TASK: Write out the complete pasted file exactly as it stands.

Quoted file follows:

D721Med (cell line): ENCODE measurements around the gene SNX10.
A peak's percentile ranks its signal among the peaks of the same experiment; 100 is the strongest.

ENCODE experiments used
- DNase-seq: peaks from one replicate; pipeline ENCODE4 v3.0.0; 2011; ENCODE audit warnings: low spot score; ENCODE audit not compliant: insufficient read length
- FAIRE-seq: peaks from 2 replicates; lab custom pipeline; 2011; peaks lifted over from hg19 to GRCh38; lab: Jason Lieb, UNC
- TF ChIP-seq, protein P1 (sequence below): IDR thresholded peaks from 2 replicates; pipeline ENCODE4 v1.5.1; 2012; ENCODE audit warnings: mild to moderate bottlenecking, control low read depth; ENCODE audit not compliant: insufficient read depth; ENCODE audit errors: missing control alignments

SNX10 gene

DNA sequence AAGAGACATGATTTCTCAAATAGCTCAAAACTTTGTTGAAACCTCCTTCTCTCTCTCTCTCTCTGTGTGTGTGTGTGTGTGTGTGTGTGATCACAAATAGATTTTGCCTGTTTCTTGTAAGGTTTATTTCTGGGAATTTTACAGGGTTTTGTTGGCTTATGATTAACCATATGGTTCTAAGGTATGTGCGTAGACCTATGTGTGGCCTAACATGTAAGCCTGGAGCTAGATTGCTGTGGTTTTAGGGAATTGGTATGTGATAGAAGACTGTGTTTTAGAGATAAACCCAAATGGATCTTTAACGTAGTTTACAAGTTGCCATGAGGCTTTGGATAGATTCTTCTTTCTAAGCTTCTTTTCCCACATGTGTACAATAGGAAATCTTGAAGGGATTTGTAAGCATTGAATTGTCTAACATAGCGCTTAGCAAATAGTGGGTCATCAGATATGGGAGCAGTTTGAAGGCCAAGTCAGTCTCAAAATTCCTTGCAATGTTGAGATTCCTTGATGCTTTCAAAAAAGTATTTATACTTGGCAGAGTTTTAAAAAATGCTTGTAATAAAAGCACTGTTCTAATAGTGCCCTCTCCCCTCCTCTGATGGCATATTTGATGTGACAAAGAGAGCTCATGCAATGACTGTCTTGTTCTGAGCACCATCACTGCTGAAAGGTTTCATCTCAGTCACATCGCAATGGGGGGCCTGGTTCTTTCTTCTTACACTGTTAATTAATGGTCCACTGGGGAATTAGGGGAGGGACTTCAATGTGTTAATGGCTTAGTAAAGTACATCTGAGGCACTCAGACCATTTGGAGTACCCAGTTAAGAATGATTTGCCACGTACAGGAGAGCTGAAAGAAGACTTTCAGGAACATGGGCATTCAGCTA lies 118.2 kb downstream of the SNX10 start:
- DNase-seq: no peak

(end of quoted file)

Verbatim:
D721Med (cell line): ENCODE measurements around the gene SNX10.
A peak's percentile ranks its signal among the peaks of the same experiment; 100 is the strongest.

ENCODE experiments used
- DNase-seq: peaks from one replicate; pipeline ENCODE4 v3.0.0; 2011; ENCODE audit warnings: low spot score; ENCODE audit not compliant: insufficient read length
- FAIRE-seq: peaks from 2 replicates; lab custom pipeline; 2011; peaks lifted over from hg19 to GRCh38; lab: Jason Lieb, UNC
- TF ChIP-seq, protein P1 (sequence below): IDR thresholded peaks from 2 replicates; pipeline ENCODE4 v1.5.1; 2012; ENCODE audit warnings: mild to moderate bottlenecking, control low read depth; ENCODE audit not compliant: insufficient read depth; ENCODE audit errors: missing control alignments

SNX10 gene

DNA sequence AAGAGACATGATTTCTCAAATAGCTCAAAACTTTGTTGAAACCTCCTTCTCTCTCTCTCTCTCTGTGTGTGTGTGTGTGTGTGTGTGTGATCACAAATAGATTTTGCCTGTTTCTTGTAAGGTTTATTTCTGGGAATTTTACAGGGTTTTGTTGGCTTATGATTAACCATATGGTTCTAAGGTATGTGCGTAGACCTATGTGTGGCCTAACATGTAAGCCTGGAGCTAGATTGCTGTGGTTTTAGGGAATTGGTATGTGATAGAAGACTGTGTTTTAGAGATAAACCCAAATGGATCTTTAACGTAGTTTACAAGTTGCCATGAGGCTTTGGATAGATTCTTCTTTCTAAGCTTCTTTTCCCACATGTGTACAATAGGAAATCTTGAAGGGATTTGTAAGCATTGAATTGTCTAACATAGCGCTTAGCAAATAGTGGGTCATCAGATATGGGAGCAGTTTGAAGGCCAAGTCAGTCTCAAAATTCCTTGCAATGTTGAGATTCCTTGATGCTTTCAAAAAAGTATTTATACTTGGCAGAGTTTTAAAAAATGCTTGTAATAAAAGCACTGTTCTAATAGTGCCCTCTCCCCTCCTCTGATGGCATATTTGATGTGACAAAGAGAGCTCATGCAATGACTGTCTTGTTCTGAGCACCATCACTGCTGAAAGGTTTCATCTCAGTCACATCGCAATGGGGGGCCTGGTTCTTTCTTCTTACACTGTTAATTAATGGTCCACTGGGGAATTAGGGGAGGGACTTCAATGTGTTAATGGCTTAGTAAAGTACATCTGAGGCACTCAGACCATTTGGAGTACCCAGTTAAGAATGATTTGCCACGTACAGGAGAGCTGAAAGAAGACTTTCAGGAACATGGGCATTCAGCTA lies 118.2 kb downstream of the SNX10 start:
- DNase-seq: no peak